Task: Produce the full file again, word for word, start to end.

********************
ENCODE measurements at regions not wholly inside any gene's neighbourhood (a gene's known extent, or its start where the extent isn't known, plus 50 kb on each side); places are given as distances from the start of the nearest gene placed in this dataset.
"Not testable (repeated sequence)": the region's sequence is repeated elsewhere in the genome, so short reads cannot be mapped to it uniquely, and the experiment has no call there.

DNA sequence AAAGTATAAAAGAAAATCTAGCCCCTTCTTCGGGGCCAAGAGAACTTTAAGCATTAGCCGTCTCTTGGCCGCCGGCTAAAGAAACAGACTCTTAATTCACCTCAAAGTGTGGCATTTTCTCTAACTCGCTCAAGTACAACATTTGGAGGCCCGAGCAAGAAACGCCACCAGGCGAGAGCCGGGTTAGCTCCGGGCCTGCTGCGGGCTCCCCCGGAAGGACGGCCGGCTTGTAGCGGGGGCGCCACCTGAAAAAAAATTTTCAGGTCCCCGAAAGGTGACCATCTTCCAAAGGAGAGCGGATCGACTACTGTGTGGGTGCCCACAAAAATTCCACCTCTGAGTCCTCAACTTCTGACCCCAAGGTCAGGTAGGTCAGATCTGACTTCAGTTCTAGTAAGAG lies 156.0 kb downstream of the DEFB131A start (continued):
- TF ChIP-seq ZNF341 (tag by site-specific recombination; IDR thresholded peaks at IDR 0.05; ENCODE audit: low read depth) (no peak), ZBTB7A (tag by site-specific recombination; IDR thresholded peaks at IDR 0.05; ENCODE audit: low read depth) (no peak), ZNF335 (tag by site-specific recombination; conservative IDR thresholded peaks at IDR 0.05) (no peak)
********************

ENCODE measurements at regions not wholly inside any gene's neighbourhood (a gene's known extent, or its start where the extent isn't known, plus 50 kb on each side); places are given as distances from the start of the nearest gene placed in this dataset.
"Not testable (repeated sequence)": the region's sequence is repeated elsewhere in the genome, so short reads cannot be mapped to it uniquely, and the experiment has no call there.

DNA sequence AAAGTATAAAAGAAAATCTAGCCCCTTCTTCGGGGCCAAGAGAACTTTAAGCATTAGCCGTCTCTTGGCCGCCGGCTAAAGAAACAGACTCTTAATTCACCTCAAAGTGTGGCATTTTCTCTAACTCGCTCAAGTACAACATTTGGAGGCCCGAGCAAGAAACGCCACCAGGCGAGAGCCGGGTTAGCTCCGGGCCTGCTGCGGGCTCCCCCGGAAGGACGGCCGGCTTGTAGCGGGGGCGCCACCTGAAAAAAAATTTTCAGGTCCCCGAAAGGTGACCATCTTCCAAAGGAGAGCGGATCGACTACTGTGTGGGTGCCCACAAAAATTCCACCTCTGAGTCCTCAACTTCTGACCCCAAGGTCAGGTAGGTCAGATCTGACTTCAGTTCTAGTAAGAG lies 156.0 kb downstream of the DEFB131A start (continued):
- TF ChIP-seq ZNF341 (tag by site-specific recombination; IDR thresholded peaks at IDR 0.05; ENCODE audit: low read depth) (no peak), ZBTB7A (tag by site-specific recombination; IDR thresholded peaks at IDR 0.05; ENCODE audit: low read depth) (no peak), ZNF335 (tag by site-specific recombination; conservative IDR thresholded peaks at IDR 0.05) (no peak)